The Scottish Government has announced an updated scheme that will allow private landlords to apply for up to a £32,500 interest-free loan to improve the energy efficiency of their properties, according to the National Landlords Association.
What is it?
Launched last week (May 2), the updated Home Energy Scotland Scheme is actually a merger of two separate and existing programmes – the Home Energy Efficiency Programme for Scotland Loans Scheme, and the Home Energy Scotland Renewable Loan Scheme; it is said that this updated scheme cuts down on red tape by combining the schemes, and increases the amount of money available to private landlords to borrow to carry out energy efficiency improvements.
What can the interest-free loan be used for?
If a private landlord’s application is successful, he or she can utilise the interest-free loan to make a raft of eco-friendly improvements, including: installing double glazing, replacing old inefficient boilers with greener eco-friendly ones, fitting both external and internal wall insulation, and various other forms of renewable tech that can be used in properties.
Why should private landlords take notice of such schemes?
The updated Home Energy Scotland Scheme follows on from a Scottish Government consultation that is looking into the energy efficiency of rented properties – and the possibility of introducing a new minimum threshold of efficiency standards that landlords could be required to meet.
What could this look like in future?
Basically, it’s being proposed that at some point in the future, all privately rented properties could be required to meet a minimum standard of energy efficiency.
The consultation is seeking views on a requirement of all private rented properties meeting a minimum Energy Performance Certificate (EPC) rating of ‘E’ from 2019 – and even stricter standards to meet an EPC level ‘D’ from 2022.
Why is this being proposed?
Through initiatives such as interest-free loans for carrying out eco home improvements, as well as a potentially new minimum threshold of energy efficiency for all private sector properties to meet, the Scottish Government are hoping it could help improve standards within the private sector and also support different measures tackling fuel poverty.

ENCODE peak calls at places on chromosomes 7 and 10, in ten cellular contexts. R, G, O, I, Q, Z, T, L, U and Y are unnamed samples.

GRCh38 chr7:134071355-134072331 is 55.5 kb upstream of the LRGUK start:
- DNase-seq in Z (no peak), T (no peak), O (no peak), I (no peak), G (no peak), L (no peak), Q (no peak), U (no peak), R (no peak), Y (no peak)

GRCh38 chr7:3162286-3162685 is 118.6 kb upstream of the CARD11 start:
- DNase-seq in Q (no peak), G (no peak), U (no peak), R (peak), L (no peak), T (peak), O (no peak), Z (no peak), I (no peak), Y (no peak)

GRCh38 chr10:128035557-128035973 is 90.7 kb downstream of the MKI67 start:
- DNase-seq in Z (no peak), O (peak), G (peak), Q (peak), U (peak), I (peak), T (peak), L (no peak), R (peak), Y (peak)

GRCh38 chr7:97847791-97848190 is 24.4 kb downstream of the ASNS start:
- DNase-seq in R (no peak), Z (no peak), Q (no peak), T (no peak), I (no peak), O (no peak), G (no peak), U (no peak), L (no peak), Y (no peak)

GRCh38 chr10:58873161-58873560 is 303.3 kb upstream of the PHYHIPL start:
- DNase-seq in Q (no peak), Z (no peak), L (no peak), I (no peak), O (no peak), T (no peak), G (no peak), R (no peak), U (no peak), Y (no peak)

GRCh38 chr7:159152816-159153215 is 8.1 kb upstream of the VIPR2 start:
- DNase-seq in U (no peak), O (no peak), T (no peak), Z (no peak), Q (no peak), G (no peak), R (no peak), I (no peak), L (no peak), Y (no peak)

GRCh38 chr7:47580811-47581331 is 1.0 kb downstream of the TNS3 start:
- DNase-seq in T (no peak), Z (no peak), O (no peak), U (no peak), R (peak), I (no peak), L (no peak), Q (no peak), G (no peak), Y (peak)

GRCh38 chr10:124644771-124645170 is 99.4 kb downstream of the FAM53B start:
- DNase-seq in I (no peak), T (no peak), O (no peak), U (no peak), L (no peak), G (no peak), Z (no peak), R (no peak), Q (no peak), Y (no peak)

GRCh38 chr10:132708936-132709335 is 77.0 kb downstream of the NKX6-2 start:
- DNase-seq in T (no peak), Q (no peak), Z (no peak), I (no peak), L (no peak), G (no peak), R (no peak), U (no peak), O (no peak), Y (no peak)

At present, according to the Scottish Government, it is thought that around 28% of private rented sector properties sit in the lowest energy efficiency ratings of E, F and G.
If such measures are put in place in future, how long would landlords have to improve their property’s energy efficiency?
According to the Scottish Government, landlords would have six months from the time of their assessment to bring their property up to the relevant energy efficiency code; it’s proposed that landlords who fail to comply would be subject to a civil fine.
However, the consultation also currently notes that there would be potential exceptions for those with properties where certain efficiency upgrades were either not technically feasible or cost an excessive amount to carry out/ install.
Talk to us about your next investment
With our finger on the pulse in terms of Government legislation that can (or have the potential) to affect buy-to-let landlords, Clyde Property are ideally placed to help you find the right investment for you.
Clyde Property is a leading independent, multiple award winning estate and letting agent with 30 years’ experience in selling and letting property in Scotland. Just call your local Clyde Property branch today, for friendly, impartial advice on finding your next dream home.